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Some Big Wings Soar

Sometimes I think a person who has escaped the cubicle and the rat race can undermine their own cause by puffing up with expectations that are too grand and romantic. No matter how you envision the perfect lifestyle, daily life still has to be built one humble brick at a time: perhaps a better diet, working on your rig, taking the dog for numerous walks, watching thunderstorms build up, reading and writing, investing, or keeping a keen eye for wildlife and birds. 

Lately I have drifted away from photographing birds. The great advantage of being a bird watcher is that it can be done anywhere and almost any day. But that is looking at life the way a Baron d'Holbach or utilitarian philosopher would. There are advantages to their approach, as I was writing about last post.

Or there is that other utilitarian, Benjamin Franklin, who wrote a classic line in his autobiography: "Human Felicity is produced not so much by great pieces of good fortune that seldom happen as by little advantages that occur every day."

But their approach doesn't inspire a strong interest or passion in something. So I switched back to the rival philosophical camp, the Romantic one, to revive my interest in birds. This approach might work for many people.

You could take off on a walk up the ridges and mesas of open BLM country. But mountain biking will work even better because it puts the mind in the mood of graceful flow. Up you go, getting warm even on a cool morning. You notice a cooling breeze that brings relief, but also sucks you into a way of thinking, a way of being affected by what you see. The endorphins and dopamines do their job as usual, as do a gain in altitude and an escape from the lowly clutter of towns. (Extra credit to any reader who can insert the canonical quote from William Blake at this spot.) Also, I managed to make a through-route out of a previous dead-end route.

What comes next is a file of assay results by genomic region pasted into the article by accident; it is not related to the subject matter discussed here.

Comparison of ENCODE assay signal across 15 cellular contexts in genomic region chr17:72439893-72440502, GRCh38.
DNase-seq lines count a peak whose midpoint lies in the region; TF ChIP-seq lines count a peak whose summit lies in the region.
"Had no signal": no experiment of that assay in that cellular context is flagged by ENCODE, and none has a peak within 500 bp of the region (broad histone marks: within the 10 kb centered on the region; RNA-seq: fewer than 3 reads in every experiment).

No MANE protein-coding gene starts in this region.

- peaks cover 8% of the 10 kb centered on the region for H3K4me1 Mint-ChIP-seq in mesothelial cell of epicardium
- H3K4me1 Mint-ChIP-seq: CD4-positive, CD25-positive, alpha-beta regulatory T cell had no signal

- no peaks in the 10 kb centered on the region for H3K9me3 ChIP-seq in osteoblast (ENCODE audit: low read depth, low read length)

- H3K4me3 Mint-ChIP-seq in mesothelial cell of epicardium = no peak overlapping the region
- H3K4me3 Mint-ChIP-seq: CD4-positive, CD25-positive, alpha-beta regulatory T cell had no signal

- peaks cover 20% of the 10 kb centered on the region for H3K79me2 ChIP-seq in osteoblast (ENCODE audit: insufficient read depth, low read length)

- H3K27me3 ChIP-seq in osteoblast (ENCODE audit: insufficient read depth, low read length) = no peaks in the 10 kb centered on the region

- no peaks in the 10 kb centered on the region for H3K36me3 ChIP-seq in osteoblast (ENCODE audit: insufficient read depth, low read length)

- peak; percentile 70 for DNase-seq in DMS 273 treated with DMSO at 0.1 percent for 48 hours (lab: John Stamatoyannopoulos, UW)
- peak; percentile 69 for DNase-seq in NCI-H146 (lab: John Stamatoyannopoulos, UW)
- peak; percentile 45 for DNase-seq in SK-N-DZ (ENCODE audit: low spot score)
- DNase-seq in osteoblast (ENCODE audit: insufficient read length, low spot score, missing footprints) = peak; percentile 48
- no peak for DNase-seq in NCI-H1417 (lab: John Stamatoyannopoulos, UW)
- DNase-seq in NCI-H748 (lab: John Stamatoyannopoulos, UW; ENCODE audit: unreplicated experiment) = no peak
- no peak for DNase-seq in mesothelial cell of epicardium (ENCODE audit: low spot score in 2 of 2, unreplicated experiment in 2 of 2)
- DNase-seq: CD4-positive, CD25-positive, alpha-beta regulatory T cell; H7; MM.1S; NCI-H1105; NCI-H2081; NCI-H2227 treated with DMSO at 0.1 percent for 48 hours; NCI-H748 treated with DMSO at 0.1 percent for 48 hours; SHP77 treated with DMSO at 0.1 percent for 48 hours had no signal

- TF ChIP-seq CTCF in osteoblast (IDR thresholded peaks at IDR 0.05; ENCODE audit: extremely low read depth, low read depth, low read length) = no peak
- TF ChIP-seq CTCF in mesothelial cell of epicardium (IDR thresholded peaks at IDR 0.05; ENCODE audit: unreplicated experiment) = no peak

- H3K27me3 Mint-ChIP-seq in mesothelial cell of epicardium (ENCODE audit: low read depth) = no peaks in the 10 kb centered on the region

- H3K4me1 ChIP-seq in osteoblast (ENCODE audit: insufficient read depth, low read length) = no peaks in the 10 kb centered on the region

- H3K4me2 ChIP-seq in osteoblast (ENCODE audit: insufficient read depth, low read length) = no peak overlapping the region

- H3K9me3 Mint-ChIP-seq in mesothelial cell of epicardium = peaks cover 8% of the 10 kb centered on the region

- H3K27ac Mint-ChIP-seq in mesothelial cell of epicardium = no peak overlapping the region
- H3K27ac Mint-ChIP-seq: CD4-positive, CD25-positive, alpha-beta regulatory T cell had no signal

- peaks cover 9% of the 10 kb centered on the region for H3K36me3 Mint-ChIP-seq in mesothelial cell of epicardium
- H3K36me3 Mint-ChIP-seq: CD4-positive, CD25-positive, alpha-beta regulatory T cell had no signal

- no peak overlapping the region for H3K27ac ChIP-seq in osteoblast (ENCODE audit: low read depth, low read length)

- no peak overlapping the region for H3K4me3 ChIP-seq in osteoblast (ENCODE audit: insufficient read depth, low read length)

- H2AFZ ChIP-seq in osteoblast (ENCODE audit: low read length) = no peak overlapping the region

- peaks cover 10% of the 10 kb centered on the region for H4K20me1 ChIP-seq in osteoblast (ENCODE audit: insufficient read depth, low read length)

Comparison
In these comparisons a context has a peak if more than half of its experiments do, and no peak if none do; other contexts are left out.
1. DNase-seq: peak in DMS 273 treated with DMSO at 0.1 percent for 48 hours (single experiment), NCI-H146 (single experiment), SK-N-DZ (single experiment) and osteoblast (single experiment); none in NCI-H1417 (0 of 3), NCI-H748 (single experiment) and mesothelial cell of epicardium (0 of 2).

Therefore the Romantic in me was prepared to see any thought that popped into my head as a higher form of Wisdom. An unusual view popped up, at just the right moment. 

The white tail and wing patches grabbed my eye. At first I thought I was seeing my first bald eagle, but they have white heads. Another bird of the same size and shape glided circles nearby, but since it was dark and drab, it was probably his mate. 

A poor internet signal at the moment keeps me from doing thorough homework on the What Bird website. So far I have checked out various hawks, eagles, and vultures; but this bird doesn't match any of them. The bird-identification websites always show pictures of a bird from underneath, the usual position of the observer!

My camera was zoomed out to take this moving photo. Isn't it great that their auto-focus capabilities have gotten so good that it could focus on a moving bird?

Once again, one of my happiest moments occurs at high altitude on open land, with birds playing gloriously with thermals or ridge-lift. Am I really too old to take up hang-gliding?


John V said…
That looks like a white tail hawk. The white spots on the wings are really interesting. I'm surprised you've never seen a bald eagle in all of your travels.
The name sure sounds right. Wikipedia doesn't mention prominent white blazes mid-wing, tops. The photos never show what the damn bird looks like from above! They always assume the observer is base and sublunary, instead of a celestial mountain biker.
Ed said…
I always try for the extra credit, that is to make up for my missed assignments.

"Great things are done when men and mountains meet." - William Blake
...that doesn't happen, jostling in the street.

I knew you would nail it.
Alan Oak said…
Not sure how old you are, but one of my friends took up hang gliding in his mid-50s.
Good for him!

Actually there are other reasons why I have never seriously considered taking up hang gliding, but nobody really needs to hear my critique. So I will just settle for enjoying it vicariously by watching hang gliders every now and then, and by watching birds with ridge-lift or thermals.
Rand said…
immature golden eagle - the markings below are the same
I believe you are right, Rand, and thank you so much! I reread the fine print on Wikipedia's article.

At first it was hard to see that bird as "immature", because it was so big. That's kind of funny: we have made friends with a 6 month old labrador retriever at the bakery where I hang out. He is pretty big, but is definitely immature!